New York Magazine's Jonathan Chait is usually a judicious and perceptive analyst of the intersection between politics and economics. So it's disappointing to see him blindly falling in step with a conservative attack on Social Security.
Chait's error is part of his otherwise astute analysis of the Republican Party's demographic quandary. He writes that the GOP, by focusing its appeal on older Americans, has become trapped in a "self-perpetuating cycle" in which it attracts mainly old people, and thus represents the interests only of old people. (His theme is based partially on an analysis by David Frum in Foreign Affairs.)
In making his point, Chait cites a recent op-ed in the Wall Street Journal by Andrew Biggs of the American Enterprise Institute, whom he accurately describes as "professionally committed to cutting Social Security."
The op-ed, Chait says, is about "the need to restore solvency to the Social Security Trust Fund, which certainly ought to be a conservative priority." He approvingly cites what he calls Biggs' "harrowing description of Social Security’s long-term deficit, which is real."
That's where Chait runs into trouble. Biggs' description is, if anything, more overwrought than "real."
Biggs cites a July 15 paper by the Congressional Budget Office, which he says indicates that Social Security's 75-year deficit "has nearly quadrupled since 2008."
Biggs is correct, as far as he goes: The CBO's July 2014 analysis projects the program's 75-year actuarial deficit at 4% of taxable payroll, compared to 1.06% in its 2008 analysis. But he doesn't go as far as placing these figures in context.
Biggs also puts his thumb on the scale just a bit; he says these are percentages of "payroll," but that's different from "taxable payroll," since an increasing share of wages is exempt from the payroll tax, which is capped. (This year the cap is $117,000 of wage income.)
Biggs thus skates over the extent to which income inequality is hurting Social Security, and how raising or eliminating the cap might help. Taxable payroll covered more than 88% of all wages in 1984; now it covers only 82.5%. By my back-of-the-envelope calculations, raising it back to the old ratio would bring in at least $50 billion a year more in payroll tax.
Here's more context: Leaving "taxable payroll" aside, the CBO says its estimate of the Social Security shortfall comes to 1.4% of gross domestic product over the next 75 years. Is that a lot or a little, considering that even 25 years from now an estimated 103 million Americans will be receiving Social Security benefits, compared with 58 million today?
America will have to sustain this population one way or another -- as Edwin Witte, the drafter of Social Security, told Congress in 1935, "there is no way of escaping that cost," whether through government pensions or some other source. We're talking about an additional 1.4% of a gross domestic product that is $17 trillion today and will continue to grow.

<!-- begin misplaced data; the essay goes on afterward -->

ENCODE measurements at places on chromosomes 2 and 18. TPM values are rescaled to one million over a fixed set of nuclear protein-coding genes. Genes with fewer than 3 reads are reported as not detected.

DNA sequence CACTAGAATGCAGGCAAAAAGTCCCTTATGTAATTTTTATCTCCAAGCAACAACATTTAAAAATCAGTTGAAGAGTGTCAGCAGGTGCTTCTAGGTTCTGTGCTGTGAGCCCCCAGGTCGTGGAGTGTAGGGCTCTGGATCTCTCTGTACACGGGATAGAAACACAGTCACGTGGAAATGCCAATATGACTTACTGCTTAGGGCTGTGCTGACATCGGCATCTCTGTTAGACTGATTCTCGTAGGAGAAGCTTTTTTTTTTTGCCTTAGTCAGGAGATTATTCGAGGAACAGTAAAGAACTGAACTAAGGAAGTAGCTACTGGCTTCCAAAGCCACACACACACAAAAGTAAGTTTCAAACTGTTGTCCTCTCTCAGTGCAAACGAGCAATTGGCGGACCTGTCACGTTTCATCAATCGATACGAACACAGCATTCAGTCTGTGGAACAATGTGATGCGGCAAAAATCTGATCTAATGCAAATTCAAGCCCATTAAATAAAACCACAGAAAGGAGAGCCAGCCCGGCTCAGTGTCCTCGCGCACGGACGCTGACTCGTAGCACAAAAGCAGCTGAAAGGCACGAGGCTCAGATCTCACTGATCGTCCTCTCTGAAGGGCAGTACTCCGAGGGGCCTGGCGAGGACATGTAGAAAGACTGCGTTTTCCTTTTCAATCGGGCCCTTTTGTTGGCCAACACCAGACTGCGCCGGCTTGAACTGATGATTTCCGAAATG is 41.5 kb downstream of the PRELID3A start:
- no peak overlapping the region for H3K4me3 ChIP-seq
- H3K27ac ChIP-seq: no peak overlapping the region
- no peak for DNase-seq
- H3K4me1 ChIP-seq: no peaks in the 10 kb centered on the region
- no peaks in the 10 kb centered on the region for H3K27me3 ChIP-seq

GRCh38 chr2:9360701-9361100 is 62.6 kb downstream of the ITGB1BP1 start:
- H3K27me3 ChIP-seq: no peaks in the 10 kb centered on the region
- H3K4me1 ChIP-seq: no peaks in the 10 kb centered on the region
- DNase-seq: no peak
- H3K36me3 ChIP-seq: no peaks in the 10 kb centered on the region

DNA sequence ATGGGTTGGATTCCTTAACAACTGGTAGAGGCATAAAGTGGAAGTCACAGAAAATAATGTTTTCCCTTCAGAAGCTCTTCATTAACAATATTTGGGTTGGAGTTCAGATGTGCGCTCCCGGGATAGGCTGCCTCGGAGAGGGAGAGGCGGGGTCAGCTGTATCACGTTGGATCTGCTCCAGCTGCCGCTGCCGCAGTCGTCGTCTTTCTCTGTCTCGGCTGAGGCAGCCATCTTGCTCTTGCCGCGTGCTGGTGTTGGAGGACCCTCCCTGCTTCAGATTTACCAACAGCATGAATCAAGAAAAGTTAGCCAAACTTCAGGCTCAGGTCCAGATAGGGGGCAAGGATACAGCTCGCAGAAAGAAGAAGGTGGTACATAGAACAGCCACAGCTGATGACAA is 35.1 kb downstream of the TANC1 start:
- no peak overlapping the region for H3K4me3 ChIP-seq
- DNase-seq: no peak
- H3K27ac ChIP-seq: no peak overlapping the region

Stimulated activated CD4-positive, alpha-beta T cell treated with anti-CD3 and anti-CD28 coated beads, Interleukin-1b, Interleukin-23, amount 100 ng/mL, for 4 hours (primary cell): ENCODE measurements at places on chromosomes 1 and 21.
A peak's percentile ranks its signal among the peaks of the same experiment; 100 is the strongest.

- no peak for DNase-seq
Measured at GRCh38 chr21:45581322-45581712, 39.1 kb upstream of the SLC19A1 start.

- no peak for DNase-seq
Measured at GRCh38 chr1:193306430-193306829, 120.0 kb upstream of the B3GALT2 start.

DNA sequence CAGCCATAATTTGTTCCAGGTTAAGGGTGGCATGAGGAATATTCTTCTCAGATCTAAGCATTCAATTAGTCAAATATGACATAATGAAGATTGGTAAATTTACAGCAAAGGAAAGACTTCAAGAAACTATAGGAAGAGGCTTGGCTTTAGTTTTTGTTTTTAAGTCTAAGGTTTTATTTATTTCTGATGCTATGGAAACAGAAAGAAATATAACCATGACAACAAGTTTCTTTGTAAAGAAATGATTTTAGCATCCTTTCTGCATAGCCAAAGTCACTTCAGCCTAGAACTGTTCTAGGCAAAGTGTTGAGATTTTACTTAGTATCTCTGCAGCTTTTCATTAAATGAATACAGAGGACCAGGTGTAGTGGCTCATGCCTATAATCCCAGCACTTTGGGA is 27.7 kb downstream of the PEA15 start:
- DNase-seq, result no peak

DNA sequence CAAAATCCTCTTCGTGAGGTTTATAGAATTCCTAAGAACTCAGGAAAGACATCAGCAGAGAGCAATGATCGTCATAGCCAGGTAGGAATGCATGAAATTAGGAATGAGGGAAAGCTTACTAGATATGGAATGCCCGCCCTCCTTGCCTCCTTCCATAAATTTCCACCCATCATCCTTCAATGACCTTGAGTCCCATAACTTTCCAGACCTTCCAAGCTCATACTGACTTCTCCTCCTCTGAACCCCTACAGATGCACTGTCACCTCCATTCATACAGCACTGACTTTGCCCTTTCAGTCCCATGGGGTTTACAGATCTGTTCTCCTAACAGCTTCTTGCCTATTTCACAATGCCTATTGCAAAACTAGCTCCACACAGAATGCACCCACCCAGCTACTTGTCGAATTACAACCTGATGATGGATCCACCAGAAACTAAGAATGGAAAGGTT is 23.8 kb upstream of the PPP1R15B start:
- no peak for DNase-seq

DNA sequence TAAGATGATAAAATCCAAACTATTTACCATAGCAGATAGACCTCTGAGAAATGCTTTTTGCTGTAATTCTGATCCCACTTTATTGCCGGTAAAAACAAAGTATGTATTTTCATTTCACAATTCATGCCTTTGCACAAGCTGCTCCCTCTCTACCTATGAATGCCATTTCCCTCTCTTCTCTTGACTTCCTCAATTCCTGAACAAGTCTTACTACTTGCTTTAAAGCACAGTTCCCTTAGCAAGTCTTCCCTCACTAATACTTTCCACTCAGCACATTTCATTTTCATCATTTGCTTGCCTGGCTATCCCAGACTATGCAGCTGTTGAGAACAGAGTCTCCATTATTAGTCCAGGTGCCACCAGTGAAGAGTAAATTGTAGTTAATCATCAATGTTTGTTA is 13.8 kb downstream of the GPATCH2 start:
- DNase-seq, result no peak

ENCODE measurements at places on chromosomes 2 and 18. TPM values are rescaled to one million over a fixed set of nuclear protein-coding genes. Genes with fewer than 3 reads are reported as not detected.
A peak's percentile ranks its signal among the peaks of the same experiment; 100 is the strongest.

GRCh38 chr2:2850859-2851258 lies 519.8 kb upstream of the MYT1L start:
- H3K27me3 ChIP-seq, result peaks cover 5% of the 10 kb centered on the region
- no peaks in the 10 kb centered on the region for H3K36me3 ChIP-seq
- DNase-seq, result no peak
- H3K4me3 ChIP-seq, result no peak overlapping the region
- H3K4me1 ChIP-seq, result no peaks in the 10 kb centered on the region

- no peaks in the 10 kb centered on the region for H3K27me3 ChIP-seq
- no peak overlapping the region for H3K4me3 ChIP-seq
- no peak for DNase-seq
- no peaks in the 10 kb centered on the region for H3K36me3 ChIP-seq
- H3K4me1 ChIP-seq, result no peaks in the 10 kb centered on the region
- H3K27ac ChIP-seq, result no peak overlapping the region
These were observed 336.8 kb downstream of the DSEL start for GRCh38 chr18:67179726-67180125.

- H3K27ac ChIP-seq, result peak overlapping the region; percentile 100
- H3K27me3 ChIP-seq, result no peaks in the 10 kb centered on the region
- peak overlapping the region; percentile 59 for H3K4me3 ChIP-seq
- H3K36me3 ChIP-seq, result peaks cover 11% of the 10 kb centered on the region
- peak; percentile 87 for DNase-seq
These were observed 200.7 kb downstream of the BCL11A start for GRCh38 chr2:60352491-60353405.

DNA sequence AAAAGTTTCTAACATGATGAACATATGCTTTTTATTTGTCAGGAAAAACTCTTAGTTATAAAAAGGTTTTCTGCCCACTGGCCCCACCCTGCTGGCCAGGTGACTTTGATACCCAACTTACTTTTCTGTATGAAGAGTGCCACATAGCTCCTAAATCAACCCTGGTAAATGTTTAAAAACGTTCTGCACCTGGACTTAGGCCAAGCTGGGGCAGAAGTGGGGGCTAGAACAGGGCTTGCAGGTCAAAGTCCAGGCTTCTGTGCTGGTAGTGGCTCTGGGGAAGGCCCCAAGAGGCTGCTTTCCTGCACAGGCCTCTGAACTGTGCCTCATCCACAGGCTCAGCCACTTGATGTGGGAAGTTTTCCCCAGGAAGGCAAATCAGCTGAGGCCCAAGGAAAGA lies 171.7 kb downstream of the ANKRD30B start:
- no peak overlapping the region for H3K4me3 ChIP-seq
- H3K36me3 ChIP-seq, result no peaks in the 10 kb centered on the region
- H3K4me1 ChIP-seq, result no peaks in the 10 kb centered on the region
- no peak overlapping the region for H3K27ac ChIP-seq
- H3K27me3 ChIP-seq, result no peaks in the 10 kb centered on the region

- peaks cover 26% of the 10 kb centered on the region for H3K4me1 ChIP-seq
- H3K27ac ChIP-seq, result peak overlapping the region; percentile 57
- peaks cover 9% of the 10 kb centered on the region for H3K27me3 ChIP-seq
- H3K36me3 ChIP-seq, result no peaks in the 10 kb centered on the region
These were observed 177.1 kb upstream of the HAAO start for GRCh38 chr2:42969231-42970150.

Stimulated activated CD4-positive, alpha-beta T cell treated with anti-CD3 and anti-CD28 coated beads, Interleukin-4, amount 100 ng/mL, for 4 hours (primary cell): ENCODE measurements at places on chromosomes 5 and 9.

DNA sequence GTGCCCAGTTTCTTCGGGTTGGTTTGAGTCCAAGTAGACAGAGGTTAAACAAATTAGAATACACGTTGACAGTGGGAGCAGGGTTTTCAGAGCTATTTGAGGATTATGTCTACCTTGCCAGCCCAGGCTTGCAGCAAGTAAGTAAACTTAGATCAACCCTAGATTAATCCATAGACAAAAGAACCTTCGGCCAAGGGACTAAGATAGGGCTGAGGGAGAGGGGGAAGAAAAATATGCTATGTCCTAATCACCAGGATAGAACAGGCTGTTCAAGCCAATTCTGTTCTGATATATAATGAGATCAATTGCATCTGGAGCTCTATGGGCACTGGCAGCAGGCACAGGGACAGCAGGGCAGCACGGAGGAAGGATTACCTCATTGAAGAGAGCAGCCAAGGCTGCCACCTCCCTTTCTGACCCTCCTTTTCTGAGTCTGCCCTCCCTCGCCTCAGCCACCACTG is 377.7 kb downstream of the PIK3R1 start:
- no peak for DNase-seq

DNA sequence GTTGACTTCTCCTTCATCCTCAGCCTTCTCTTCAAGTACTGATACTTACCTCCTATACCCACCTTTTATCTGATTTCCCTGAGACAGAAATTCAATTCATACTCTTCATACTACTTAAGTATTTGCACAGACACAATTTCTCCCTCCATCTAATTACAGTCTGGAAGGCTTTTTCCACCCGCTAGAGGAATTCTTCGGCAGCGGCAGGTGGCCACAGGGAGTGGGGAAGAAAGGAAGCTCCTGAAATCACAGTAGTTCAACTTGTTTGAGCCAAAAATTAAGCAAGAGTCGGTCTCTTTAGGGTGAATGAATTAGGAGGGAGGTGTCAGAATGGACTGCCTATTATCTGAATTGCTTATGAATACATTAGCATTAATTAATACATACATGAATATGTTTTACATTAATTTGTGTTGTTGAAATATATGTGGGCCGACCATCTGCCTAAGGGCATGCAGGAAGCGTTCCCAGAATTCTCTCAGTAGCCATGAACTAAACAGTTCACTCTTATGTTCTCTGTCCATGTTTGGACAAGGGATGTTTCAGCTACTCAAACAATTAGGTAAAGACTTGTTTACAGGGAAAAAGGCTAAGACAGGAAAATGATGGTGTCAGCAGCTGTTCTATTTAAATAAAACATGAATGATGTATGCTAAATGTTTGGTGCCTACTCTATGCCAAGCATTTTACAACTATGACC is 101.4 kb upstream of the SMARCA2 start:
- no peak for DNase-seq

Saying we'll have to devote an additional 1.4% of an expanding gross domestic product to Social Security over the next 75 years sounds much less "harrowing" than saying the program's solvency has suffered a "precipitous decline," (Biggs' words) doesn't it?
More to the point, Biggs skates over a certain economic event that plainly has had an enormous effect on the CBO estimates: the Great Recession. The collapse of Lehman Bros., which is commonly cited as the starting point of the crisis, occurred on Sept. 15, 2008 -- the very month after the CBO's report that year.
The recession doesn't make an appearance in Biggs' op-ed, except for a drive-by reference to "a slow economy" post-2008, which Biggs associates with "President Obama's time in office." But it's proper to observe that the main difference between the world of 2008 and 2011 is the worst U.S. economic crisis since the Great Depression. As the crisis ate away at the balance sheets of most Americans, Social Security wasn't spared. To ignore its effects, as Biggs seems to, is to fudge the argument.
The recession underlies the greatest irony in Biggs' piece. He argues that Social Security's finances are so grim that "progressives" are irresponsible for even suggesting that its benefits should be expanded. But what the recession illustrated is the systematic destruction of middle-class economic security -- exactly what requires Social Security to play a larger role in American's retirement security. Biggs wants to cut it back.
Chait, as an interlocutor in this debate, appears to lean the wrong way. He suggests that President Obama's proposal to reduce cost-of-living increases for Social Security recipients (by tying them to the ridiculously overpraised "chained" consumer price index) is a fiscal compromise that should have been acknowledged by conservatives.
To be fair to Chait, it's a little unclear whether he thinks Obama's overture on Social Security is the correct policy, or simply one that Republicans should have jumped at. But the bottom line is that it was the wrong policy when Obama first proposed it in 2011, and the wrong policy for the future.
Questions about the future of Social Security boil down to whether U.S. economic policy will continue to favor the rich, or support the middle- and working classes. The GOP has voted with the former, and insupportable rhetoric about a "harrowing" Social Security deficit is only a tool of that campaign.
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